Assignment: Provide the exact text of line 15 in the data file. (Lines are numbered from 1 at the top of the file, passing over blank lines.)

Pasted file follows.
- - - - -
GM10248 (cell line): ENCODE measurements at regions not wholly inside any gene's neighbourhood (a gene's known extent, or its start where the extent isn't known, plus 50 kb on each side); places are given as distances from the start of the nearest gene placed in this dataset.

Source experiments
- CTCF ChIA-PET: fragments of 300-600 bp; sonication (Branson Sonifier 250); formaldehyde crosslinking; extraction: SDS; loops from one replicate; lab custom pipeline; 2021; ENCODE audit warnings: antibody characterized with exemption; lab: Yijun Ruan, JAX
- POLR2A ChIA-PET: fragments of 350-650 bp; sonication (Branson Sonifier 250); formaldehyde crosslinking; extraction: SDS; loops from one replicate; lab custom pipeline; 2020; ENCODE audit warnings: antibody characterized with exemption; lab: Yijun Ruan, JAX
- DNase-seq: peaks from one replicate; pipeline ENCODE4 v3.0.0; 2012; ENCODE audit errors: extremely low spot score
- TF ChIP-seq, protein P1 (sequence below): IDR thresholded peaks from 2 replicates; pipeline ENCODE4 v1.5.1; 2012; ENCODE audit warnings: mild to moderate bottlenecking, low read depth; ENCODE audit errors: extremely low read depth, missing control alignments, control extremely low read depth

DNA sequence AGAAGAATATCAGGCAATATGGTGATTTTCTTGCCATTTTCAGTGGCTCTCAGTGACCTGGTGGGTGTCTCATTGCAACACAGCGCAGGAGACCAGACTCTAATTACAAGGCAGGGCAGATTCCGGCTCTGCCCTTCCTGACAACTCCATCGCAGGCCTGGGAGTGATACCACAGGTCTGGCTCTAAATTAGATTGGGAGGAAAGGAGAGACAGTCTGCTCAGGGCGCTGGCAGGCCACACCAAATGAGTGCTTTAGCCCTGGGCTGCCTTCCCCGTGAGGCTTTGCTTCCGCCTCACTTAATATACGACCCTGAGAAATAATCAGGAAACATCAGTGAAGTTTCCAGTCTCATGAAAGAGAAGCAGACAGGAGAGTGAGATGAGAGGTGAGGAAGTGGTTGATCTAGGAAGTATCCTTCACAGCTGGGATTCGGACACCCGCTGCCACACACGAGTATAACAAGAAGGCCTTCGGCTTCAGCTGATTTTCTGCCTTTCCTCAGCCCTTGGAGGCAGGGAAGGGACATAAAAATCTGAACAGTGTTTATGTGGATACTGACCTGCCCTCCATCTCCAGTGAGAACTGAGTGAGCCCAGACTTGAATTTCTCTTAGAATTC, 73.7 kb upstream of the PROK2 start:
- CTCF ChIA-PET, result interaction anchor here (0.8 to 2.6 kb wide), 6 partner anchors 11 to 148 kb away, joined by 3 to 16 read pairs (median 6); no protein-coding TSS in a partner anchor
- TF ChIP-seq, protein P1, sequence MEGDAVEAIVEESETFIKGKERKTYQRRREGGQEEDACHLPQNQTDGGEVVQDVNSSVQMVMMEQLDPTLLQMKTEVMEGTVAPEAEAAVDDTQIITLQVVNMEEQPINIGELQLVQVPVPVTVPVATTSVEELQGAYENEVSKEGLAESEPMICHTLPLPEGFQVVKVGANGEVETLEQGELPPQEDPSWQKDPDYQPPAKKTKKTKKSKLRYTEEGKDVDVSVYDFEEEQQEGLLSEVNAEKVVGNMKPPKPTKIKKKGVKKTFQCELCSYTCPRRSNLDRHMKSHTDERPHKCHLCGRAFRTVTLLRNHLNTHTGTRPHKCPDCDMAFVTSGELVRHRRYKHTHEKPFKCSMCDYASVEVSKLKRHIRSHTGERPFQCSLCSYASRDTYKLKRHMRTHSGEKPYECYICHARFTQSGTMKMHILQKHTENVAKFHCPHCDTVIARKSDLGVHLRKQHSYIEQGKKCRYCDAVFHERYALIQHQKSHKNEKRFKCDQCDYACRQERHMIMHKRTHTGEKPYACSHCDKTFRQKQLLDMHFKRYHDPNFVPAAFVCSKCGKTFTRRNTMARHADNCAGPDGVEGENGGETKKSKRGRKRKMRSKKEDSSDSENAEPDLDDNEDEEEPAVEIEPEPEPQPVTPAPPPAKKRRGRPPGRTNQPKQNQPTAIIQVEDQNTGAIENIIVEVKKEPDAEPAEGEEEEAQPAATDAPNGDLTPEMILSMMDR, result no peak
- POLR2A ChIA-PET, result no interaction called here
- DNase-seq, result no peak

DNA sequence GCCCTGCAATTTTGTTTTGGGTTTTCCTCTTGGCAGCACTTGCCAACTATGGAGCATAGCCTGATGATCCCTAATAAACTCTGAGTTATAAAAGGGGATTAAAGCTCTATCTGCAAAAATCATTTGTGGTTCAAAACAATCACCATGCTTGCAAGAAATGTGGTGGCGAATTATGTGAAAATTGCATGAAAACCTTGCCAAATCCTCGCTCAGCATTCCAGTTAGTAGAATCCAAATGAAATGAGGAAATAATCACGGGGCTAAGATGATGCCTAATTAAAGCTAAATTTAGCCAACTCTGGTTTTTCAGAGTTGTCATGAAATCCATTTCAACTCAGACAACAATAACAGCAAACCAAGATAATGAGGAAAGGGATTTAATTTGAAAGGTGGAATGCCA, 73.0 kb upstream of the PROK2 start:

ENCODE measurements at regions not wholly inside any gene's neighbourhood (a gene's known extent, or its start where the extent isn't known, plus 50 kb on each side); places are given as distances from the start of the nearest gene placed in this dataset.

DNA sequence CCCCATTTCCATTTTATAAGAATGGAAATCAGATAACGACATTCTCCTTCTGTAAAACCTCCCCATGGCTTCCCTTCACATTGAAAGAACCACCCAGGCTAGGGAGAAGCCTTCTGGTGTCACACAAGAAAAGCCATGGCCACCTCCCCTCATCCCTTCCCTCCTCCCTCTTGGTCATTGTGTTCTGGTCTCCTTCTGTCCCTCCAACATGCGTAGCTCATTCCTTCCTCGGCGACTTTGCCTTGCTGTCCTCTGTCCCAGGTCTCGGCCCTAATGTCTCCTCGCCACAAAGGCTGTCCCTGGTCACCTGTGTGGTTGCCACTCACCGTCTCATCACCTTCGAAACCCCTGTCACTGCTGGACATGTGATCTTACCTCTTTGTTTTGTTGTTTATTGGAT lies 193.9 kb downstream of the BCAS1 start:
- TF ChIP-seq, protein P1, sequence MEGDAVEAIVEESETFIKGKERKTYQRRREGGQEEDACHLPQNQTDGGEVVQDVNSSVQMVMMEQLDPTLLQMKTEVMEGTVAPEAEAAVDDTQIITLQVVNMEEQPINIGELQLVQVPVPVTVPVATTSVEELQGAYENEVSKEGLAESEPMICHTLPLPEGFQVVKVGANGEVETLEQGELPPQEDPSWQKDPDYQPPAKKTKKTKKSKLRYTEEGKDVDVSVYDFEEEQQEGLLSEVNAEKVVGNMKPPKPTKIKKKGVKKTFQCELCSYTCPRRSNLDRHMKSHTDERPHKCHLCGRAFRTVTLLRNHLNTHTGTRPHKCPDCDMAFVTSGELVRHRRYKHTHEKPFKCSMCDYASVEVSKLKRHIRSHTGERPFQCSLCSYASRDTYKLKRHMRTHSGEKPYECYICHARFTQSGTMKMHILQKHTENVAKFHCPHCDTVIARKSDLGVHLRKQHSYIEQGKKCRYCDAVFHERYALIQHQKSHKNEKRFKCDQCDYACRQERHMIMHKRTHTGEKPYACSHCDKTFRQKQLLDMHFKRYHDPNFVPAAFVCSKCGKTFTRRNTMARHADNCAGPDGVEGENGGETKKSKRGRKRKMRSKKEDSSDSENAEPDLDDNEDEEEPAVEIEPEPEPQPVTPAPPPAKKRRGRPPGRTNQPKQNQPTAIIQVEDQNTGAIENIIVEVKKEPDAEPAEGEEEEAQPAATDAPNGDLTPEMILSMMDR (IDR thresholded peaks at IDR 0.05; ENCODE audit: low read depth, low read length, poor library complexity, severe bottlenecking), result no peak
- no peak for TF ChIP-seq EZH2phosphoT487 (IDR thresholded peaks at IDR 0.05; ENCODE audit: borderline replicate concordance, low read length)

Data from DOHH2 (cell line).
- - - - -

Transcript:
- TF ChIP-seq, protein P1, sequence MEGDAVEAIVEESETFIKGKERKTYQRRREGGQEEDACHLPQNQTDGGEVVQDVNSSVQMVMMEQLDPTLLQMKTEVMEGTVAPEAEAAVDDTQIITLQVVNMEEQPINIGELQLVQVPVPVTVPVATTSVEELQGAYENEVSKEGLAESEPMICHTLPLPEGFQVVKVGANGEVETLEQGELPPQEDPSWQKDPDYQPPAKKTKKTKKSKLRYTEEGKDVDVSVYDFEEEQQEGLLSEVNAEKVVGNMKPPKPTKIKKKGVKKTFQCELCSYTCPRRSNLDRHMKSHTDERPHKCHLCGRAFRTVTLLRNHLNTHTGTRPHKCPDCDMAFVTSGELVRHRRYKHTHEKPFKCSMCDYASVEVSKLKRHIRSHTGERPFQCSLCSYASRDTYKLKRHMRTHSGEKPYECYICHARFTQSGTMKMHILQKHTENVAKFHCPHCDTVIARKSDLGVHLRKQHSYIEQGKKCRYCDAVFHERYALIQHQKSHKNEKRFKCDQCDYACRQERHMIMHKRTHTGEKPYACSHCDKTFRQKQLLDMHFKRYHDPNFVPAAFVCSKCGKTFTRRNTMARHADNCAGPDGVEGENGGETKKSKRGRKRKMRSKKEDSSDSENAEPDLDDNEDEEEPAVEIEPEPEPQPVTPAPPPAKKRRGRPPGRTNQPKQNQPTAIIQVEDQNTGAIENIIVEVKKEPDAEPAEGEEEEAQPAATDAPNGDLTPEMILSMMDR (IDR thresholded peaks at IDR 0.05; ENCODE audit: low read depth, low read length, poor library complexity, severe bottlenecking), result no peak